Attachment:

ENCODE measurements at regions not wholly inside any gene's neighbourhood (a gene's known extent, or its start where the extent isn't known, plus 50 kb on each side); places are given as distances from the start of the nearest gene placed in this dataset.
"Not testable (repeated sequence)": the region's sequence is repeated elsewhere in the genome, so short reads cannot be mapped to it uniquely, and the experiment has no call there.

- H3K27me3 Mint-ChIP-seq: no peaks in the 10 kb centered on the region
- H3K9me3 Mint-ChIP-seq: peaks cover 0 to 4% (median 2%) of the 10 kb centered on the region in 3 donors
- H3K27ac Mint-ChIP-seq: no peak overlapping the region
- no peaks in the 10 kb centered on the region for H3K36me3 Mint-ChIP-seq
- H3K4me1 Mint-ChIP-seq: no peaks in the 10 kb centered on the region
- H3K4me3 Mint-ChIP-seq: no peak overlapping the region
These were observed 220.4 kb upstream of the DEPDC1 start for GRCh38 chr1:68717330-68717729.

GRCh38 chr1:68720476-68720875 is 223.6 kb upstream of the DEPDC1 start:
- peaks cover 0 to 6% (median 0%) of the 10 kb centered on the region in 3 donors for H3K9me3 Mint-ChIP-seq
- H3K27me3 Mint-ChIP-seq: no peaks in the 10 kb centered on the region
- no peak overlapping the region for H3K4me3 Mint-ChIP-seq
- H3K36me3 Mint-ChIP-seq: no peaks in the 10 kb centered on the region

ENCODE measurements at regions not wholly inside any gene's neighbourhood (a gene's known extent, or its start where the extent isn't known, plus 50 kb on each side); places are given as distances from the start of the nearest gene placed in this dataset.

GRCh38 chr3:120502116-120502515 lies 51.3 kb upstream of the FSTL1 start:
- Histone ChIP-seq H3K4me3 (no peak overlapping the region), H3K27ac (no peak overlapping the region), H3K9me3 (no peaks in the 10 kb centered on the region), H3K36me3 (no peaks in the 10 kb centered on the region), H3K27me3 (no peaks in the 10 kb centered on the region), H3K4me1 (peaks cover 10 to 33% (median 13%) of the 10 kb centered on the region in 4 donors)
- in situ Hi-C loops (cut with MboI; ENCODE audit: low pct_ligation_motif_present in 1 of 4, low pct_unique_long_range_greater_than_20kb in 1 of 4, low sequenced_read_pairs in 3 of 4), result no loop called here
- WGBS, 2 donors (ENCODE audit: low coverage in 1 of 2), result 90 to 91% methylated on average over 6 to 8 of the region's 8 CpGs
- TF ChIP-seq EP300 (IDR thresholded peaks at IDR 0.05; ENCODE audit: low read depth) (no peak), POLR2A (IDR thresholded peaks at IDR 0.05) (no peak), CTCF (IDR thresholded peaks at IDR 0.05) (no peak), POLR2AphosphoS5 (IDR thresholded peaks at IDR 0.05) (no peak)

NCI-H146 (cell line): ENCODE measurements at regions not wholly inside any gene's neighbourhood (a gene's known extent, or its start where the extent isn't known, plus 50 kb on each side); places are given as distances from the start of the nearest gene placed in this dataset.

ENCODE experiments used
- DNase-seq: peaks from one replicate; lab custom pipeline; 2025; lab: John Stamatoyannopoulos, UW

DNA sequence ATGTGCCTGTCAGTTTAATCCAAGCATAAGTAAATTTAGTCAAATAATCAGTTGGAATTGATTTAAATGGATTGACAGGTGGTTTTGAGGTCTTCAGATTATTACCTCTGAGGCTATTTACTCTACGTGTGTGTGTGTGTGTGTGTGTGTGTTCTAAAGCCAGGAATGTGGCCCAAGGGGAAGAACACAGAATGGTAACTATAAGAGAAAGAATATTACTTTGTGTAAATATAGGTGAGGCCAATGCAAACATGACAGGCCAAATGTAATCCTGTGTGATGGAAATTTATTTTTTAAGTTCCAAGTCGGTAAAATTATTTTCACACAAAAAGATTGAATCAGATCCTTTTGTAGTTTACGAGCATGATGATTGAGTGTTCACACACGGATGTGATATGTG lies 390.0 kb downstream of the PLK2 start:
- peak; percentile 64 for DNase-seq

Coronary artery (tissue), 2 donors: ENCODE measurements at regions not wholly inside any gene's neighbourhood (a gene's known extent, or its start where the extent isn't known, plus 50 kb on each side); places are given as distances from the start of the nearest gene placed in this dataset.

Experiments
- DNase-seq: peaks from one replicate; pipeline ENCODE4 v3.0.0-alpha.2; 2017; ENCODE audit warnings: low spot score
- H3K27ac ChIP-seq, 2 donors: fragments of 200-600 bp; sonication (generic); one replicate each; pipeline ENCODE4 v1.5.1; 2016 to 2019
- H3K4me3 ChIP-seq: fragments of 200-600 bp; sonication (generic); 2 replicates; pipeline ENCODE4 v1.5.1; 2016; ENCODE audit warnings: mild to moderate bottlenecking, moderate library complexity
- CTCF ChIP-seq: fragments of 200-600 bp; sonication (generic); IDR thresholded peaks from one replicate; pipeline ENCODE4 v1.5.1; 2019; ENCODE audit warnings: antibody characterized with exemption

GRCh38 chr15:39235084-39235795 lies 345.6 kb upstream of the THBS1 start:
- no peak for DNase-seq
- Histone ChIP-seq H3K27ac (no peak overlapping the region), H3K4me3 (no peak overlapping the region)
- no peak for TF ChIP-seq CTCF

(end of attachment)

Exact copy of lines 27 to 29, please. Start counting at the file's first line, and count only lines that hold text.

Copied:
Experiments
- DNase-seq: peaks from one replicate; pipeline ENCODE4 v3.0.0-alpha.2; 2017; ENCODE audit warnings: low spot score
- H3K27ac ChIP-seq, 2 donors: fragments of 200-600 bp; sonication (generic); one replicate each; pipeline ENCODE4 v1.5.1; 2016 to 2019